At the heart of this documentary is a group of young Egyptian Muslim men and women, professionals who left behind jobs in the medical and law fields, to come on board and help produce something that will long be remembered as something much more than just a late night talk show.  Tickling Giants exposes the world to what your average, next door Muslim looks like. This is not the kind of movie that 45 and his cabinet want people to see. They don’t want us to know that there are Muslims in Egypt fighting for democracy and freedom, living and working everyday lives just like you and I. Lives that have nothing to do with terrorism but more so fighting against it as well as oppression and an oligarchy system that leaves the poor to suffer while the rich fatten their pockets.  They don’t want you to see the diverse group of people responsible for creating hilarious political skits that rip apart the wealthy hypocrites in an environment where questioning your leaders can be seen as denouncing your faith.

But this movie, just like its title implies, is meant to engage.  At one point during the film, as power is changing hands and the government is falling back into military regime, Youssef talks about timing.  During a debate with a few of his staffers he suggests that when protesting and confrontations don’t work, it’s time to try a different approach and that despite being angry, reaching out to enlighten and start a dialogue can bring about better results.  Yes Americans, a Muslim man from the Middle East was taking a non-violent stance on fighting the government, go figure?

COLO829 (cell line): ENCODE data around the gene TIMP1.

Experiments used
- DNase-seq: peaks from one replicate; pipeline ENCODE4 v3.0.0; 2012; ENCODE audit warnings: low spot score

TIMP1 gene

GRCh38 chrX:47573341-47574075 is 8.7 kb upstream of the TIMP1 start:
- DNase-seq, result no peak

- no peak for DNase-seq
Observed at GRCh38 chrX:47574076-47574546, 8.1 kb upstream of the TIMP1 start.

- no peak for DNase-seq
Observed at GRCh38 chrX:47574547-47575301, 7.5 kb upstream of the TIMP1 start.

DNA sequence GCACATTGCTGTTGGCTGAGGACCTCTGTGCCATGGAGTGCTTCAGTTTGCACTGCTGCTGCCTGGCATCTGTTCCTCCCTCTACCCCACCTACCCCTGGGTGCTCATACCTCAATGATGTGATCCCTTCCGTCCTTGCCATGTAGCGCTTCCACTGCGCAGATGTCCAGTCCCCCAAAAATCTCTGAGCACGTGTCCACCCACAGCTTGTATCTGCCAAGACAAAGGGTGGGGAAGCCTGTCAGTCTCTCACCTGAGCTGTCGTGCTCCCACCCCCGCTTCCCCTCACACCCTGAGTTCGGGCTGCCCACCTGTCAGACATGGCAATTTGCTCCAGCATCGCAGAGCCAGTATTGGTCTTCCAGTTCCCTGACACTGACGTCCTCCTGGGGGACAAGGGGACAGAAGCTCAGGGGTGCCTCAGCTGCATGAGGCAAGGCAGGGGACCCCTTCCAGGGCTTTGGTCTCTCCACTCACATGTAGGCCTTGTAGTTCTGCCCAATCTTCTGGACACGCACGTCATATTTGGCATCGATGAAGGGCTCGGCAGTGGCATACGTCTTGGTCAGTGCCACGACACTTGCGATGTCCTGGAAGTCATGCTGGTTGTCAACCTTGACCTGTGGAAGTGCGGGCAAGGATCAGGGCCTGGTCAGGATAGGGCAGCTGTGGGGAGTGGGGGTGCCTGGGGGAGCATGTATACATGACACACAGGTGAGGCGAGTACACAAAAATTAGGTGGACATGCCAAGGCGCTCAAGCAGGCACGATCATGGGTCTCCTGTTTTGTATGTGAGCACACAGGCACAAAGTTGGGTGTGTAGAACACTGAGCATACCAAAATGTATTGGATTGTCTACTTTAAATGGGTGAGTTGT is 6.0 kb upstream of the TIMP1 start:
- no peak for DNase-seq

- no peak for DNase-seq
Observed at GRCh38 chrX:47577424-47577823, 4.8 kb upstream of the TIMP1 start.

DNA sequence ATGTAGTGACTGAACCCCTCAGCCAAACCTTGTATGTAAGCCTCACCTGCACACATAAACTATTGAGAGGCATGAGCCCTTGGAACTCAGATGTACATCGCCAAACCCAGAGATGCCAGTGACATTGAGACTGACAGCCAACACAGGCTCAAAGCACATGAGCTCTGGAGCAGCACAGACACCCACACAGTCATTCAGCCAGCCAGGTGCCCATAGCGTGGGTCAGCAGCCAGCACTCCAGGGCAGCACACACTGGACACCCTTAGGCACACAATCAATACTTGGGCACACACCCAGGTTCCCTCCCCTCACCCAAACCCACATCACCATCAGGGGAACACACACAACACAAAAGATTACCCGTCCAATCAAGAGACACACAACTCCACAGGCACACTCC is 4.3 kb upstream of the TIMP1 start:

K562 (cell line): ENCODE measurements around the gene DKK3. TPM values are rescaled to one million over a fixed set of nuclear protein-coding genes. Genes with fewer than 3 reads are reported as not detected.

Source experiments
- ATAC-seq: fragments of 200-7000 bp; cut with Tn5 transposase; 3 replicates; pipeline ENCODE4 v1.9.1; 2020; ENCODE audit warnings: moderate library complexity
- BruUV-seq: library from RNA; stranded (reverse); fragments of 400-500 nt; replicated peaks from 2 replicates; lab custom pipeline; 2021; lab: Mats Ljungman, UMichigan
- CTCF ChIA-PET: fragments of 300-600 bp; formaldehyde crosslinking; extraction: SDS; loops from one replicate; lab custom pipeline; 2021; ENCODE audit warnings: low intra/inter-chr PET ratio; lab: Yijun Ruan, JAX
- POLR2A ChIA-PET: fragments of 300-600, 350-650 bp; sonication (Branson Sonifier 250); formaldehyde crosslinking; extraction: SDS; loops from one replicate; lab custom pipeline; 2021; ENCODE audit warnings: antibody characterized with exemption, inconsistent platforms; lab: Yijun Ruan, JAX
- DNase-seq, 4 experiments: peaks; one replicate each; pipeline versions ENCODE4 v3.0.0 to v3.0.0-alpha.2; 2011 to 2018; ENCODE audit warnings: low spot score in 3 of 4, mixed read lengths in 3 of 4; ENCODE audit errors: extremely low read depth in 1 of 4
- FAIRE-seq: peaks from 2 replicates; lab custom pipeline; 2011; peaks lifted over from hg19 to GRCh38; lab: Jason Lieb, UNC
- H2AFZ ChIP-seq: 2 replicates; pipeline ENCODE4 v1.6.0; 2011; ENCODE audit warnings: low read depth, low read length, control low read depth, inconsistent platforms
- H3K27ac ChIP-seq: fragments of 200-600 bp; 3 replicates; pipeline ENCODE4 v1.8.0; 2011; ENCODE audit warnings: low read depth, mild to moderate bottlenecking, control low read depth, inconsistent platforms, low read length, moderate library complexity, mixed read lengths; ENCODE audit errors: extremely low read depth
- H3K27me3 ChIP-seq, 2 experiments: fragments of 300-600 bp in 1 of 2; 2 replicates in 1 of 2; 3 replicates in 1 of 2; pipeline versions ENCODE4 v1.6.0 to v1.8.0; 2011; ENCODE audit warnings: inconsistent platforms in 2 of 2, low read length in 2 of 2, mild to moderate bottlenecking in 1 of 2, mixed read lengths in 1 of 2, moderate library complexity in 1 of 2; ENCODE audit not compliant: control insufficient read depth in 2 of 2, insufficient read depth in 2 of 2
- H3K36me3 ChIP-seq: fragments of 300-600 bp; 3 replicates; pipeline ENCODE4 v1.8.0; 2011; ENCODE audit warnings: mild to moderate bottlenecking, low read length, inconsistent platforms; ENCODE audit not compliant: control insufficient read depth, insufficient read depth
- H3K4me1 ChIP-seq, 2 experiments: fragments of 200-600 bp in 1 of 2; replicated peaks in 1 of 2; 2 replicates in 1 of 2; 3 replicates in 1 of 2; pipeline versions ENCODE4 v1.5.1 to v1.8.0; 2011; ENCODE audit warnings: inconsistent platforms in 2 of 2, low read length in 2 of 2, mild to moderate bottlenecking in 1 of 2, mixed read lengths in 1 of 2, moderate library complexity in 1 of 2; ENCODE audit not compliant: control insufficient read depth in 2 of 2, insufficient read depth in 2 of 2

It doesn’t take more than a few searches on Google to find out that this isn’t a Hollywood rom com where everything gets wrapped up in 90 minutes and you get spoon fed yet another fairy tale ending. This is reality. In reality, this is a struggle that continues today.  Youssef and the work he did on his show and with this movie put him in a position where he had to leave his country.  He feared for his family and their safety and faced possible imprisonment for not being able to pay the enormous fines imposed on him after the show’s broadcasting signal was jammed and he was found to be in breach of his contract for not producing air-able content. Yes, you read that correctly.

It was hard to write this and not feel like I was reporting on a situation. In a way I was.  We have to support movies like this, shows like this, whether it’s here or in other countries. What good is our right to free speech if we don’t use it to speak out for those that can’t?  Tickling Giants shows you the story of a man doing just that, daring to coax the people that would use their power to oppress, to step back and have a laugh at how ridiculous they’ve become or perhaps to help those that are being oppressed have a laugh and remind them that there is strength in their unity and weakness in the willful ignorance of the elite.  This movie is important not only for these reasons, but because it is a raw look at just how similar we all are and that despite the differences we all just long to be free.


Heather Fox, is an aspiring cook and artist in her free time. By day she teaches Literacy for the Boys&Girls Club of Philadelphia and by night she dons the role of foXXXy contin, hard hitting blocker for South Jersey Roller Derby. This native Philadelphian and self-proclaimed Geek Girl, resides in Port Richmond where she continues to feed her love of pop culture with all things horror, comic book, and Star Wars related.